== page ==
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Finance minister Tito Mboweni. Picture: RUVAN BOSHOFF
Finance minister Tito Mboweni. Picture: RUVAN BOSHOFF

Faced with unsustainable debt and a ballooning deficit, the government has to bite the bullet and drastically slash the public-sector wage bill to reduce government expenditure, the DA has proposed.

The proposals were made at a media briefing to outline the DA’s view on what finance minister Tito Mboweni should announce when he tables his medium-term budget policy statement (MTBPS) in parliament on Wednesday. The policy statement gives an update of the government’s economic growth target and debt level as well as estimates for the budget deficit over the next three years.

Bailouts for Eskom and state-owned enterprises have led to sharp increases in debt and the government’s interest bill while revenue has lagged because of slow economic growth. The medium-term budget is keenly awaited to see how the Treasury aims to arrest these worrying trends.

The DA’s proposals include a R168bn cut to the public sector wage bill over the next three years. The party says this is the only option as the government does not have any more room to raise new revenue or new debt. Doing this would protect the essential public services on which the poor critically rely.

The proposals would include a three-year wage freeze at 2019/2020 levels for all non-occupation specific dispensation employees who represent 33.7% of public servants. These are managers and administrative staff which the DA says are bloated, overpaid and the beneficiaries of ANC patronage. This measure would yield R138.6bn.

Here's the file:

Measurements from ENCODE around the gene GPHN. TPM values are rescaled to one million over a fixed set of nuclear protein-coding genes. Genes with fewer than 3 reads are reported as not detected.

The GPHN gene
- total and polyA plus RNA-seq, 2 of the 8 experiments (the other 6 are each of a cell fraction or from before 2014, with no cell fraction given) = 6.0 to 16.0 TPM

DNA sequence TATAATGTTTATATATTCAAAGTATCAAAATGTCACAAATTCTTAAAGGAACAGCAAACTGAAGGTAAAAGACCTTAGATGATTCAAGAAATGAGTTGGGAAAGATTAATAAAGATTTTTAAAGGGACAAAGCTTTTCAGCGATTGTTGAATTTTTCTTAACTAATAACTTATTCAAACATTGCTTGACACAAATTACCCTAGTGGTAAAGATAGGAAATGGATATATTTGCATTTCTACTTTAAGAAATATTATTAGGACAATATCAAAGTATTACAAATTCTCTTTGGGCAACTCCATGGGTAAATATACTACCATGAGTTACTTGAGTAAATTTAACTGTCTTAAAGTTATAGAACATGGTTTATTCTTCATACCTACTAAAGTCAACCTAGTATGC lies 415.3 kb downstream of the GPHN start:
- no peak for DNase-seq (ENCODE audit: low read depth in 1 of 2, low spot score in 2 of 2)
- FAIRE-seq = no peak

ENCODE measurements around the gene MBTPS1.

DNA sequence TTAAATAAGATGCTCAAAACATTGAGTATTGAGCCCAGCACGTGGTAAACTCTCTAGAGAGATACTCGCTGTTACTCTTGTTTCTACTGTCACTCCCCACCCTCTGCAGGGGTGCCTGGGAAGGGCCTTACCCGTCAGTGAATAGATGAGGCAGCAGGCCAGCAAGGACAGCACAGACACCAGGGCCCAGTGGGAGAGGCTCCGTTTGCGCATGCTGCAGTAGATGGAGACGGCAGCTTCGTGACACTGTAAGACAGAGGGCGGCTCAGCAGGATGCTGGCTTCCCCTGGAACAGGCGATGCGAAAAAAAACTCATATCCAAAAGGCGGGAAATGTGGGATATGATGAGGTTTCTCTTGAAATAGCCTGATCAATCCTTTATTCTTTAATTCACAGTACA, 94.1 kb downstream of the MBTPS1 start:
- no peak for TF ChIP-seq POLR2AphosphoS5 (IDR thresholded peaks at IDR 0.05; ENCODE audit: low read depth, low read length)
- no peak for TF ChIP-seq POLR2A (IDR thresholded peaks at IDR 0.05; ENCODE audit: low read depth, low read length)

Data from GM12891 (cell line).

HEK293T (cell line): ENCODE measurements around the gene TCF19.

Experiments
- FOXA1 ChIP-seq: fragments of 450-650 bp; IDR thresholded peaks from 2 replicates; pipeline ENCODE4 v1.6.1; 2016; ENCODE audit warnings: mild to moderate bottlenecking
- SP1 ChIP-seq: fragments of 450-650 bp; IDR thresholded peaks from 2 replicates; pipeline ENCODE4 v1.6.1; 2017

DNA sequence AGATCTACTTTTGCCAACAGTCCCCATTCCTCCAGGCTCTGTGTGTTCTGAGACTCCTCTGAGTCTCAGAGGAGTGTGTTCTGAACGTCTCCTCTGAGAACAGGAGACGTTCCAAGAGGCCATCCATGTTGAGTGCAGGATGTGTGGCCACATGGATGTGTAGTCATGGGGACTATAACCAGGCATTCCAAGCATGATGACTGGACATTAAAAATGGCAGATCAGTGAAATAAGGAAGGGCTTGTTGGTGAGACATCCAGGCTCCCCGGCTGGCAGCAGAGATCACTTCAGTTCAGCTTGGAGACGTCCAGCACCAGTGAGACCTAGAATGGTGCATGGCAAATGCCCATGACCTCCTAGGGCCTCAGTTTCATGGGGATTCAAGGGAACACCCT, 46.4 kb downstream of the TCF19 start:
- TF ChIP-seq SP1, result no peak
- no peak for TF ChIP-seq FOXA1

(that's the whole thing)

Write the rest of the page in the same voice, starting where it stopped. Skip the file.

Occupation-specific dispensation (OSD) employees such as teachers, nurses, doctors and police officers — so called front-line staff — would continue to get inflation-linked increases over the next three years.

In addition the DA has proposed a hiring freeze and reduction in the number of head office management staff by about 9,200, saving R29.4bn over three years.

Government’s wage bill currently accounts for 35% of total public expenditure, with spending projected to grow from R585bn in 2018/2019 to R713bn in 2021/2022.

“This is simply not sustainable because the amount of money spent on salaries is crowding out productive investment,” DA finance spokesperson Geordin Hill-Lewis said.

He stressed that Mboweni’s number one priority had to be “to present a credible plan to prevent a blow out of the deficit and to stabilise the national debt. This will require deep spending cuts”.

Mboweni and President Cyril Ramaphosa could no longer continue putting off the difficult decisions needed to turn around the economy, Hill-Lewis said.

“For far too long government has avoided a difficult discussion with public-sector unions about the cost and composition of the public wage bill. It is time for decisive moral action in the interests of the country,” DA spokesperson on public service and administration Leon Schreiber said at the media briefing.

The DA has also proposed eliminating New Development Bank funding to save R13.25bn over the next three years and eliminating the national health insurance funding to save R5.8bn over this period.

Additional revenue could be raised by auctioning off digital spectrum for R32.5bn, selling Telkom shares for R14.5bn and selling Sentech for R1.8bn.

Implementing all these measures would keep the budget deficit at the 4.5% level estimated in the February budget.

DA deputy spokesperson on finance Dion George also urged Mboweni to place the state-owned national airline SA Airways under business rescue and to shut down SA Express. 

DA spokesperson on appropriations Ashor Sarupen said government should stop the “immoral” bailout of failing state-owned entities at the expense of the public.



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